Carbylamine reaction

The carbylamine reaction (also known as the Hoffmann isocyanide synthesis) is the synthesis of an isocyanide by the reaction of a primary amine, chloroform, and base. The conversion involves the intermediacy of dichlorocarbene.

Illustrative is the synthesis of tert-butyl isocyanide from tert-butylamine in the presence of catalytic amount of the phase transfer catalyst benzyltriethylammonium chloride.[1]

Me3CNH2 + CHCl3 + 3 NaOH → Me3CNC + 3 NaCl + 3 H2O

Similar reactions have been reported for aniline. It is used to prepare secondary amines.

Test for primary aminesEdit

As it is only effective for primary amines, the carbylamine reaction can be used as a chemical test for their presence. In this context, the reaction is also known as Saytzeff's isocyanide test.[2] In this reaction, the analyte is heated with alcoholic potassium hydroxide and chloroform. If a primary amine is present, the isocyanide (carbylamine) is formed, as indicated by a foul odour. The carbylamine test does not give a positive reaction with secondary and tertiary amines.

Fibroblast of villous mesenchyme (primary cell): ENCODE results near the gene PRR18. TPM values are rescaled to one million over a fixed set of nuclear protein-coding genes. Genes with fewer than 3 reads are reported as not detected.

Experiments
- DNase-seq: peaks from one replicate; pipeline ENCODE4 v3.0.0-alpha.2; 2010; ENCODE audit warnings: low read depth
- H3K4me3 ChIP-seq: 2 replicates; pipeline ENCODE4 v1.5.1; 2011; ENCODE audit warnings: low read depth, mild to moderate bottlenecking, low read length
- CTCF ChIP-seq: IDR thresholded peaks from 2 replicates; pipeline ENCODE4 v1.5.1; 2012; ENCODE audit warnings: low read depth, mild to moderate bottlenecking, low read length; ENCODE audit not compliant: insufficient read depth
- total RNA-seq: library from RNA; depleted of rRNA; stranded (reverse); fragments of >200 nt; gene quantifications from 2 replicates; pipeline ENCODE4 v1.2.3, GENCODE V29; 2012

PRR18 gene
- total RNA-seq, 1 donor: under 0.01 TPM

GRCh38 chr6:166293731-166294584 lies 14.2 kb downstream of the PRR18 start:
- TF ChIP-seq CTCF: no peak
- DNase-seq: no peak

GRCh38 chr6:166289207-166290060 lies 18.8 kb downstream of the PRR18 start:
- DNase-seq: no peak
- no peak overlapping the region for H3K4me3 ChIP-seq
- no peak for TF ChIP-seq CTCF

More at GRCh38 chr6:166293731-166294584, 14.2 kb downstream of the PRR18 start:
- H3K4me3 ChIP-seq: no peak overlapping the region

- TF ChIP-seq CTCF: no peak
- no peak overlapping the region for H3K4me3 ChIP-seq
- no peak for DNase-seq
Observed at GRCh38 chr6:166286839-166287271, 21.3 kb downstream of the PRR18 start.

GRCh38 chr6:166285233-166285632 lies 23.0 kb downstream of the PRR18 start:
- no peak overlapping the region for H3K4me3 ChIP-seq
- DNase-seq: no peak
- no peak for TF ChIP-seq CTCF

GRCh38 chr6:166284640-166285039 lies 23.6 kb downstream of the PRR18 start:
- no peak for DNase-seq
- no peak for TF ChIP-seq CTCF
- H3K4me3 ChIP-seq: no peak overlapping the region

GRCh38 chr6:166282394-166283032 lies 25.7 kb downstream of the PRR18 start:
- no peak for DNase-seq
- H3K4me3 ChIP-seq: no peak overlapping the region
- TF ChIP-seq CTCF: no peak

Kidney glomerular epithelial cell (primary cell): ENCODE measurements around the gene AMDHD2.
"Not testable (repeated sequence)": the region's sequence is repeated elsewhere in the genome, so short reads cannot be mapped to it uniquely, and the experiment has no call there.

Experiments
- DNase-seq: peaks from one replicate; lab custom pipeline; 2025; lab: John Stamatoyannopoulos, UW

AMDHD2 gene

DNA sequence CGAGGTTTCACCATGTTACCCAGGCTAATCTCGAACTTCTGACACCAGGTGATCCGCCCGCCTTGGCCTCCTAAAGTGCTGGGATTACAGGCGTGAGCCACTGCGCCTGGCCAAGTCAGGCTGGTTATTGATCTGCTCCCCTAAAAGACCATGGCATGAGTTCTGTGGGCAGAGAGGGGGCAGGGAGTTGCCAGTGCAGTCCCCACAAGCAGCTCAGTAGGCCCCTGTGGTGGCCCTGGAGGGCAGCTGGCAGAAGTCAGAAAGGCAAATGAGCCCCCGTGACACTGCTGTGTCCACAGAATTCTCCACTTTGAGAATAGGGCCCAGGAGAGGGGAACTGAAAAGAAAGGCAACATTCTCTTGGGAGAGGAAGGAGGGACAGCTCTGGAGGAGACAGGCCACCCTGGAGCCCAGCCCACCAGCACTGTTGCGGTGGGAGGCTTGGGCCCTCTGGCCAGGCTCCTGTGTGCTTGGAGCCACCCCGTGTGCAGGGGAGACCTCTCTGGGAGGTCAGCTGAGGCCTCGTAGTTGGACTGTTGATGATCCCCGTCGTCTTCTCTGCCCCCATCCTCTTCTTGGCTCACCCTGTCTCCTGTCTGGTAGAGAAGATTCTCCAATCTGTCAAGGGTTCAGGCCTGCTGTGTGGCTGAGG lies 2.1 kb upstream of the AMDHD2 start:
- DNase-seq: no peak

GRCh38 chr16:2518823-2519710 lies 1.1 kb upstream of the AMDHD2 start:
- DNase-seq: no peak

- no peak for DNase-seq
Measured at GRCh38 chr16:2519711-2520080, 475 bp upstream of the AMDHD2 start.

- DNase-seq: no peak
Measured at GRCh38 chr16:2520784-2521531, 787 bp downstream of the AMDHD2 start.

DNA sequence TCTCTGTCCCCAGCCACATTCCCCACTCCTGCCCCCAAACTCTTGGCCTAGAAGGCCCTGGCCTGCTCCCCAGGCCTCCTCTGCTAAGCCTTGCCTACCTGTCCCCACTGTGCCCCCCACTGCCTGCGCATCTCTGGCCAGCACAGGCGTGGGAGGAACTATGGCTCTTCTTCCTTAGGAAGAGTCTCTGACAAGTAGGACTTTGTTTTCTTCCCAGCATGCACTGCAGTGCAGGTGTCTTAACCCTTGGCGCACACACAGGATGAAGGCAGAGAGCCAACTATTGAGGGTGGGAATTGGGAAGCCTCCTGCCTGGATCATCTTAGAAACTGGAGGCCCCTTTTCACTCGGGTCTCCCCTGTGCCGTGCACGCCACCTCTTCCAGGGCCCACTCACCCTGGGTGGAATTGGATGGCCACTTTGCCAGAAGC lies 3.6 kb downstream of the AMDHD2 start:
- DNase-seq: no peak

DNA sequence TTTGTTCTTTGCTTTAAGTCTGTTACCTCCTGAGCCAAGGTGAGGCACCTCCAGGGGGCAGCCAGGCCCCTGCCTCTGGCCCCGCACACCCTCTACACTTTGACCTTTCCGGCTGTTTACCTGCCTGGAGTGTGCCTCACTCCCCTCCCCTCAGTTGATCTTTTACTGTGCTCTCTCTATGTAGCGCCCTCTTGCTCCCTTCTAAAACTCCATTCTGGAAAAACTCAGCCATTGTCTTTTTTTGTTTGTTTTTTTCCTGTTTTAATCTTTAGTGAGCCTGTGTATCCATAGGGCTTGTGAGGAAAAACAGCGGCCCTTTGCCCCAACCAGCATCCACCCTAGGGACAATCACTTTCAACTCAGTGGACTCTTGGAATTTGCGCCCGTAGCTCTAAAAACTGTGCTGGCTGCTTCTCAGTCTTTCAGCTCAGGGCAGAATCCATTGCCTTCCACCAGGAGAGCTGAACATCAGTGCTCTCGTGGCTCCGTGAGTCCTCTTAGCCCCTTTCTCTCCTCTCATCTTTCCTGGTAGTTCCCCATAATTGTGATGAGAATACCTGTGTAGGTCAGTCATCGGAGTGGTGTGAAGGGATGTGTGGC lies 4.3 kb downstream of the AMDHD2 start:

MechanismEdit

The mechanism involves the addition of amine to dichlorocarbene, a reactive intermediate generated by the dehydrohalogenation of chloroform. Two successive base-mediated dehydrochlorination steps result in formation of the isocyanide.

See alsoEdit

ReferencesEdit

  1. ^ G. W. Gokel; R. P. Widera; W. P. Weber (1988). "Phase-transfer Hofmann Carbylamine Reaction: tert-Butyl Isocyanide". Organic Syntheses. 55: 232. doi:10.15227/orgsyn.055.0096.
  2. ^ Carbylamine reaction